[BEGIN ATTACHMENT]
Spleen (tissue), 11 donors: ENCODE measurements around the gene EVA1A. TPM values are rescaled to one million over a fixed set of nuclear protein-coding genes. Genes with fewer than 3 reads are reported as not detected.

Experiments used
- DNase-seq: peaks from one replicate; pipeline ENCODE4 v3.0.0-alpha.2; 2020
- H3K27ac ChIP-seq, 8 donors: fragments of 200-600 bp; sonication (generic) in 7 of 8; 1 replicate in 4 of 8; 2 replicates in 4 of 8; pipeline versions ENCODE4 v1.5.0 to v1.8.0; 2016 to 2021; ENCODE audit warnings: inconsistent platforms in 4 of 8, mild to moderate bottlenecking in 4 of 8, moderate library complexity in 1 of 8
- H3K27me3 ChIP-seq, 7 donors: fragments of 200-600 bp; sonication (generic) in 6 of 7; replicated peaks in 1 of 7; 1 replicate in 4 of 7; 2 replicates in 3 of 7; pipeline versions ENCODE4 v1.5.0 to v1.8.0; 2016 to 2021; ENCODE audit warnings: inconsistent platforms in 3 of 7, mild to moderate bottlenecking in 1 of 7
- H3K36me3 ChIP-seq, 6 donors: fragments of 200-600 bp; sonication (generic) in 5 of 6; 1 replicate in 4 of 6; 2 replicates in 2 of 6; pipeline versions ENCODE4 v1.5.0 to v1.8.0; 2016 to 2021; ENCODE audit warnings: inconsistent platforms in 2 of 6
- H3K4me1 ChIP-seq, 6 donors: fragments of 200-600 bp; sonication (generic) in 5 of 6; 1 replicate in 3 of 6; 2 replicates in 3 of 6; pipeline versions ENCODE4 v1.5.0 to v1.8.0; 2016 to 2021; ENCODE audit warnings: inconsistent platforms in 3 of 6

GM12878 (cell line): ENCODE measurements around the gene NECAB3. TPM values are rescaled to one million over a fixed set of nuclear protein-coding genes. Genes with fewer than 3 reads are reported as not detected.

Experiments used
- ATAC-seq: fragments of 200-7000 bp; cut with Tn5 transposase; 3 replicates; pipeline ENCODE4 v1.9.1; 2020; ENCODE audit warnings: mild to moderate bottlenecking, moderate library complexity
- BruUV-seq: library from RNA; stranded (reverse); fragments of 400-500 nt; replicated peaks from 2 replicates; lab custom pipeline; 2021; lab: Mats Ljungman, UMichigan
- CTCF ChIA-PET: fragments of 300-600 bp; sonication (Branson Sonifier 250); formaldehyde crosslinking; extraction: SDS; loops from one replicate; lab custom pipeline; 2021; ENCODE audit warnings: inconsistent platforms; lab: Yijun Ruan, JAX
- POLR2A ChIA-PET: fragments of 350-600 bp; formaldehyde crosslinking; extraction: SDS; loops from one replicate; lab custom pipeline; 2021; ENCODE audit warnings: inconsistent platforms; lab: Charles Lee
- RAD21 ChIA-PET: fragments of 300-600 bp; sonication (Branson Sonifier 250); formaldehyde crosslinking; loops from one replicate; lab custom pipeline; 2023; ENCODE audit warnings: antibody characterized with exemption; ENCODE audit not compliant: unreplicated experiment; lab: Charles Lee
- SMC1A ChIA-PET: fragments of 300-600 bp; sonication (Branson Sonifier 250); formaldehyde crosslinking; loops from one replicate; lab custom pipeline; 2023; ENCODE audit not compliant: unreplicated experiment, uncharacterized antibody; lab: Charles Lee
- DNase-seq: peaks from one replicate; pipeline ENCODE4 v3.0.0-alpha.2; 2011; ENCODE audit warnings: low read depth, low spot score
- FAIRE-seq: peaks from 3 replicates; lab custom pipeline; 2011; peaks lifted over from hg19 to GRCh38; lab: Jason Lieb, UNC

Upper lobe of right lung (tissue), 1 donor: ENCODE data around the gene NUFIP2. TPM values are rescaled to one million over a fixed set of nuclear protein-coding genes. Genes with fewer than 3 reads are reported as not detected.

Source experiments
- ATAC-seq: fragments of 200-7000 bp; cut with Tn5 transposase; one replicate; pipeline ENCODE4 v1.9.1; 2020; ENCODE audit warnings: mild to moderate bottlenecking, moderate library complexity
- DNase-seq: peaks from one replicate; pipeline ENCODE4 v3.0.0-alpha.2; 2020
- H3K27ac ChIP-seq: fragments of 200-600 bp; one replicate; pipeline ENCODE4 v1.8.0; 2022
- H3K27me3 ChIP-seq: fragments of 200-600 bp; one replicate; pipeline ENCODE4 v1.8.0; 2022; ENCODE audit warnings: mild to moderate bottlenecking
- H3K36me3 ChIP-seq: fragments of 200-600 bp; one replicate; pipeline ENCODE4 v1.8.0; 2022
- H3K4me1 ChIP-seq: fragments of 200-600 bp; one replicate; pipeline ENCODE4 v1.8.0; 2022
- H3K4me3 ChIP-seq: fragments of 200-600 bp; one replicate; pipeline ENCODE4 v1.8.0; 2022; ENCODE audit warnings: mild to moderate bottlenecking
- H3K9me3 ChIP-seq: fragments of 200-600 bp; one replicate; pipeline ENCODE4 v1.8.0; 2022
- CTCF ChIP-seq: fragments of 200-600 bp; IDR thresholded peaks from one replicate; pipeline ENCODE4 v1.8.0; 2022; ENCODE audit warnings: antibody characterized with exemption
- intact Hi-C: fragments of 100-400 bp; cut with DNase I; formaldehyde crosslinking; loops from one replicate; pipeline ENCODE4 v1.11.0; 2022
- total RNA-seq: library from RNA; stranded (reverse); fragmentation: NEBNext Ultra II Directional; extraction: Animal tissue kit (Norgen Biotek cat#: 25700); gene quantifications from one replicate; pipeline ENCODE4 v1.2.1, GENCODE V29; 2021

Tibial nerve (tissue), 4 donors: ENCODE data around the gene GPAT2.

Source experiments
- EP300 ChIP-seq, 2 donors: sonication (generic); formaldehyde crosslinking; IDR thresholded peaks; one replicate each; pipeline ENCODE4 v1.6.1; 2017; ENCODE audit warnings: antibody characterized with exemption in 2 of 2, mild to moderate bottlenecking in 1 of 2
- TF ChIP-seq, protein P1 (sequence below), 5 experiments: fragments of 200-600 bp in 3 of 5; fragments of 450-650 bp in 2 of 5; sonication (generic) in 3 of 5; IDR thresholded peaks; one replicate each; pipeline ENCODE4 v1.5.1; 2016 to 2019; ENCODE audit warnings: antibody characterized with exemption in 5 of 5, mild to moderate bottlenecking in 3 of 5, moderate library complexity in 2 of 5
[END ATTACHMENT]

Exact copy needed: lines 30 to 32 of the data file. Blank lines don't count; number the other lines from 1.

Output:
- total RNA-seq: library from RNA; stranded (reverse); fragmentation: NEBNext Ultra II Directional; extraction: Animal tissue kit (Norgen Biotek cat#: 25700); gene quantifications from one replicate; pipeline ENCODE4 v1.2.1, GENCODE V29; 2021

Tibial nerve (tissue), 4 donors: ENCODE data around the gene GPAT2.

Source experiments